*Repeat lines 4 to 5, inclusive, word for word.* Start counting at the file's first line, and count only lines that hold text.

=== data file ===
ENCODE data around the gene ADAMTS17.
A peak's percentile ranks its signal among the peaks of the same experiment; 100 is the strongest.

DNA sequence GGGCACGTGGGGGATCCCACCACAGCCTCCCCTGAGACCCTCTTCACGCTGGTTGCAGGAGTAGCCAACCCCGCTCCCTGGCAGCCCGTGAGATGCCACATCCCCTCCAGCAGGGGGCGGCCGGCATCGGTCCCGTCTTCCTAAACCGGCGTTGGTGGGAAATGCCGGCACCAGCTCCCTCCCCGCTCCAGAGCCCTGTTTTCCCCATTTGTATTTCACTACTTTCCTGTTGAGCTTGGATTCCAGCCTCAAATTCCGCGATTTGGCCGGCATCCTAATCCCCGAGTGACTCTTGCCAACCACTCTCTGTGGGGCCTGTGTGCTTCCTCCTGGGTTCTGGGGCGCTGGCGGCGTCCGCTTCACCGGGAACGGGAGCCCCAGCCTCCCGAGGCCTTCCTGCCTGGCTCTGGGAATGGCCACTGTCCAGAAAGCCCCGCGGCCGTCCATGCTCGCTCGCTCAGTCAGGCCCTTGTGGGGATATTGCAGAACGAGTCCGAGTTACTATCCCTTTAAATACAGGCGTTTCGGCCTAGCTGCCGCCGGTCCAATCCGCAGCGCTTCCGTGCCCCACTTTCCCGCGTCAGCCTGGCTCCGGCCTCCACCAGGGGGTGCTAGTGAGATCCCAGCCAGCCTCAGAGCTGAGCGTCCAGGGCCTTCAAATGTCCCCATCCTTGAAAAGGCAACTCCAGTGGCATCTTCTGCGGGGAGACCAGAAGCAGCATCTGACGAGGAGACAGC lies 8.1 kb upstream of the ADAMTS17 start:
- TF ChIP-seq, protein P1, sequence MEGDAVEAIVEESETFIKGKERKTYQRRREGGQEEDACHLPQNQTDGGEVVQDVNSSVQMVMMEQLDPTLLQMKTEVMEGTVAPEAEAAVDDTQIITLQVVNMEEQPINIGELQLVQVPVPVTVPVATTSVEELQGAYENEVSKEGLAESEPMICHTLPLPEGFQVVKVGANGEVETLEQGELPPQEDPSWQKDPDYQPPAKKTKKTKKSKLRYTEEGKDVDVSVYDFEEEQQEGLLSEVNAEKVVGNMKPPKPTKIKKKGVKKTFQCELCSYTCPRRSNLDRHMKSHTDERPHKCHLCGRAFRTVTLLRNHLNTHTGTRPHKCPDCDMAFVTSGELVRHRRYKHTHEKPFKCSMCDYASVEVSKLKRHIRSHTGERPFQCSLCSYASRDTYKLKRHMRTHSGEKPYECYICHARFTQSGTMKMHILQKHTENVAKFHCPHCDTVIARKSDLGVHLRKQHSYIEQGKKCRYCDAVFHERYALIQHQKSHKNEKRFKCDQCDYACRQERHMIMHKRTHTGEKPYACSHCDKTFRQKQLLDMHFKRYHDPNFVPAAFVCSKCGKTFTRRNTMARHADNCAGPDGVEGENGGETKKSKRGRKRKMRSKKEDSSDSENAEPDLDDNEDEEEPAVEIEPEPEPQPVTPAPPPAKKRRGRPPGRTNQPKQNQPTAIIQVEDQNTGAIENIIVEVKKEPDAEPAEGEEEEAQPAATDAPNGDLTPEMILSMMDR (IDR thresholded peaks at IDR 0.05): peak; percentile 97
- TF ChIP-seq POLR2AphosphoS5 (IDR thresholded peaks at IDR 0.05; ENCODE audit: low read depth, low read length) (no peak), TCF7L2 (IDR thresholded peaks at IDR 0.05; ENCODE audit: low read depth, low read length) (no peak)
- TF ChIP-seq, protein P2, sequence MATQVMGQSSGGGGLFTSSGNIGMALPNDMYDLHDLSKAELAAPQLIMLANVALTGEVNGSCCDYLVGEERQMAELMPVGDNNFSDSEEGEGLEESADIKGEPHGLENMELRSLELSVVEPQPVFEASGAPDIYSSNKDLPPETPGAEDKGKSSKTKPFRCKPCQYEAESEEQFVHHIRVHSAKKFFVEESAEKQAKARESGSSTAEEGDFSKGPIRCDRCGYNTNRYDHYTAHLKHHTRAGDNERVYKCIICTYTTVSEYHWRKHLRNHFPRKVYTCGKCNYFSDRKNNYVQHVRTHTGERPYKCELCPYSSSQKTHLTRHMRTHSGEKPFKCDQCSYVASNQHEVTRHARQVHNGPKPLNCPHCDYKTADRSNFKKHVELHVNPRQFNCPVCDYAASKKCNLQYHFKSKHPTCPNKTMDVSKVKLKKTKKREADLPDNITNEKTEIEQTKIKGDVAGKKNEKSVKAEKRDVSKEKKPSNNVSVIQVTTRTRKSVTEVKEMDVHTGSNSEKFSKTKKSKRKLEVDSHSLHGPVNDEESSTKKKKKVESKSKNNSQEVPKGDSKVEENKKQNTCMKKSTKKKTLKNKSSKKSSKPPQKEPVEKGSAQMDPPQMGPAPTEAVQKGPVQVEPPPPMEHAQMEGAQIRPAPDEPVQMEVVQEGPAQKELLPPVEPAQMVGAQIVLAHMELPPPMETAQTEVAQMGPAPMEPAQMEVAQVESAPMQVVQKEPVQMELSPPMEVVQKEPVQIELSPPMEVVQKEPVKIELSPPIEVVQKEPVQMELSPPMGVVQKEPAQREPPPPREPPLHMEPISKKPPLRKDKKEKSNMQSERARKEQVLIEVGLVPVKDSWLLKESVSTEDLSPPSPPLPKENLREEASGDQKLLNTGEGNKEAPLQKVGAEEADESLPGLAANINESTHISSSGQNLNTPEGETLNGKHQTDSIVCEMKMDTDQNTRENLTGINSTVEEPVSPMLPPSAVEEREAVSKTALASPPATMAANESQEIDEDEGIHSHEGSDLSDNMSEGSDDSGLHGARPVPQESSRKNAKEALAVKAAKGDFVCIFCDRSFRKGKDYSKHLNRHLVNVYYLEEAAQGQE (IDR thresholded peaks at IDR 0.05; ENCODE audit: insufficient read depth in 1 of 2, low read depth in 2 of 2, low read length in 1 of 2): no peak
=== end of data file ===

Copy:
- TF ChIP-seq, protein P1, sequence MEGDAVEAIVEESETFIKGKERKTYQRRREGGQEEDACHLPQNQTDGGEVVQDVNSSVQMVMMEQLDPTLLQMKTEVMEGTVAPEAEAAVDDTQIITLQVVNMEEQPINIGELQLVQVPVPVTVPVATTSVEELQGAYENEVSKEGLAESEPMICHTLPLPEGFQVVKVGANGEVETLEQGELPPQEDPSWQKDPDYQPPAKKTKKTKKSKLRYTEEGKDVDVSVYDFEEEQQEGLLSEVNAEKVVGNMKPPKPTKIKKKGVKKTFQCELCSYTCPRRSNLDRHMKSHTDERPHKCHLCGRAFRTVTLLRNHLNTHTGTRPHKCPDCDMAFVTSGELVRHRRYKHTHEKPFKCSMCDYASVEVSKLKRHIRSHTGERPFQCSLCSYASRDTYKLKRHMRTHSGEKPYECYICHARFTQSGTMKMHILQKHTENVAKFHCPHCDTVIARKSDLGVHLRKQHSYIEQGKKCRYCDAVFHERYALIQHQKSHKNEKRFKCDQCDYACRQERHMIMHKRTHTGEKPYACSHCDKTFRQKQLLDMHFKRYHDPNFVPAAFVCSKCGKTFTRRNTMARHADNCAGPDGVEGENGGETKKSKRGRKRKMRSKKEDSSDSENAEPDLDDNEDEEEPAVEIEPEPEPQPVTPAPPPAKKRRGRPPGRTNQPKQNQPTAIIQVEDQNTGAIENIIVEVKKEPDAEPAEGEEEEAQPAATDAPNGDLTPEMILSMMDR (IDR thresholded peaks at IDR 0.05): peak; percentile 97
- TF ChIP-seq POLR2AphosphoS5 (IDR thresholded peaks at IDR 0.05; ENCODE audit: low read depth, low read length) (no peak), TCF7L2 (IDR thresholded peaks at IDR 0.05; ENCODE audit: low read depth, low read length) (no peak)